Richard, Earl of Cambridge (1385-1415) – G.L. Harriss/Oxford Dictionary of National Biography

Henry V and the Southampton Plot of 1415 – T.B. Pugh

Scrope, Henry le (1376?-1415) – James Tait/Oxford Dictionary of National Biography

Scrope, Henry, third Baron Scrope of Masham (c.1376–1415) – Brigette Vale

Mortimer, Edmund (V), fifth earl of March and seventh earl of Ulster (1301-1425) – R.A Griffiths/Oxford Dictionary of National Biography

Images:

Portchester Castle – Matthew Folley/Wikimedia Commons

The Red Lion – site of where the trial of the plotters was held

Clare Priory, resting place of Edmund Mortimer – Mym/Wikimedia Commons

Unfortunately images of the actual plotters are less then scarce

The Oxford Martyrs

While “Bloody Mary” is a name that didn´t come about until after the death of the woman it´s said to describe, Mary I, and it maybe was an unfair epitaph, there is no avoiding the fact that there were substantial religious persecutions during her reign, much more so than during the brother that preceded her or the sister that succeeded her.

Of all the martyrs she created during her reign, the maybe most notable were Hugh Latimer, Nicholas Ridley and Thomas Cranmer, together known as the Oxford Martyrs.

Born in 1487 Hugh Latimer managed to “cover” three Tudor monarchs, and even if he hadHugh_Latimer_from_NPG seen both up´s and downs during the reign of Henry VIII, whom he managed to provoke in the 1520´s by advocating an English translation of the Bible in a time when Tyndale´s translation of the New Testament had just been banned this resulted in a summons before Thomas Wolsey in 1528 who gave him an admonition and a warning. But the tables would soon turn, and as Wolsey fell from grace, the star of Latimer began to rise as he became one of the leading reformers at Cambridge.

In 1535 he was appointed Bishop at Worchester cathedral where he continued to advocate both reformed teachings as well as the destruction of religious icons. In May 1538, he gave the held the last sermon for the Franciscan friar John Forest before the latter was burned at the stake, the downfall of whom had partially, and ironically, been brought about by Hugh Latimer and Thomas Cranmer at the behest of Thomas Cromwell.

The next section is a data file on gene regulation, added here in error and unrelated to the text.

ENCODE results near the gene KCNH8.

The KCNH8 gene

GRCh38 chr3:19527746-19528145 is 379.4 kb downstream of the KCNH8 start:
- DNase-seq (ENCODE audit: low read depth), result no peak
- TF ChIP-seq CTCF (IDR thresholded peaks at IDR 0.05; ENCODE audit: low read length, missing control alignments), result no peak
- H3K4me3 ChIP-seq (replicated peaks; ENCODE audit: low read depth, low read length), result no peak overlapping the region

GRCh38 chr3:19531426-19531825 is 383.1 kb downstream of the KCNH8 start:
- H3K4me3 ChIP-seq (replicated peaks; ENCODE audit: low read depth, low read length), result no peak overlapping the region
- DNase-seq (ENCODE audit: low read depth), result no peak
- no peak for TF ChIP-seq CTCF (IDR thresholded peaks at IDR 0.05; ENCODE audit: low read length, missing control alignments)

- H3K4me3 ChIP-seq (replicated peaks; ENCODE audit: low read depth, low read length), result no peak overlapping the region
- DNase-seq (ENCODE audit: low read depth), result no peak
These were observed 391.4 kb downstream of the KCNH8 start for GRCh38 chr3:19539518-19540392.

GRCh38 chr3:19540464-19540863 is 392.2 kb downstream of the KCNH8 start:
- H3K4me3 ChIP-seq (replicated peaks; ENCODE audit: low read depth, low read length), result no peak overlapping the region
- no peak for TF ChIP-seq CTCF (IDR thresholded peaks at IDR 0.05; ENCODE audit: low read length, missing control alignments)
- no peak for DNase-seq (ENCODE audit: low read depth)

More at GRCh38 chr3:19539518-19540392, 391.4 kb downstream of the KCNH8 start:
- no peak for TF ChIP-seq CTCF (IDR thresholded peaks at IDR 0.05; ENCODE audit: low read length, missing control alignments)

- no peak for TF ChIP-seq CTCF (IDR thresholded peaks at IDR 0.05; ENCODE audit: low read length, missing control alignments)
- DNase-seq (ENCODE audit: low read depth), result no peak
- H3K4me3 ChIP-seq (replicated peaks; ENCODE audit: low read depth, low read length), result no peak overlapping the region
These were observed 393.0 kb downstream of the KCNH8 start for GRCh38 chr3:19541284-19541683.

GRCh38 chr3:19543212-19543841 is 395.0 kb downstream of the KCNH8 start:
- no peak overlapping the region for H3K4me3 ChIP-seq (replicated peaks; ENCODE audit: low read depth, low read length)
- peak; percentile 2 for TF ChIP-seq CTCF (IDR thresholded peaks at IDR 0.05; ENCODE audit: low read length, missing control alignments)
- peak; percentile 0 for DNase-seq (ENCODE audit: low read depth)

But in a fickle world it was only a year later that Latimer himself was sent to the Tower for opposing Henry´s six articles, something which also resulted in Latimer losing his bishopric. In 1546 he was sent back to the Tower for his ideas on reforms, to be released only when Edward VI ascended to the throne. He was restored to favor and was appointed to a position as a court preacher.

Hugh Latimer´s time in the sun was however as short as the reign of Edward, once Mary became Queen and embarked on her mission to restore the catholic faith, his faith was sealed, and he was arrested together with bishop Nicholas Ridley – the only one to be called bishop of London and Westminster – who was a thorn in Mary´s side no only due to his teachings, but also for his support of Lady Jane Grey. He had also been highly involved in the Vestments controversy with John Hooper in the early 1550´s and a written debate between them represent the first written documentation of a split within British Protestantism.

800px-Nicholas_Ridley_from_NPGWhen it became obvious that Edward VI wouldn´t survive his illness, Nicholas Ridley was highly involved in bringing Jane Grey to the throne instead of Edward´s older sister Mary, and on July 9th 1553 he was at St Paul’s Cross, giving a sermon in which he stressed the fact that both daughters of Henry VIII were indeed bastards.

As we all know, support for Jane faded as Mary was advancing towards London, and on the day Mary was proclaimed queen, Nicholas Ridley was arrested and brought to the Tower together with other supporters’ of Lady Jane. The month of February 1554 was spent dealing with the immediate circle around Jane, and several executions took place, including that of Jane herself. When this was over, time had come to deal with the leaders of the English reformation, something Mary obviously wanted nothing to do with. Hugh Latimer and Nicholas Ridley was sent to the Bocardo prison in Oxford together with Thomas Cranmer.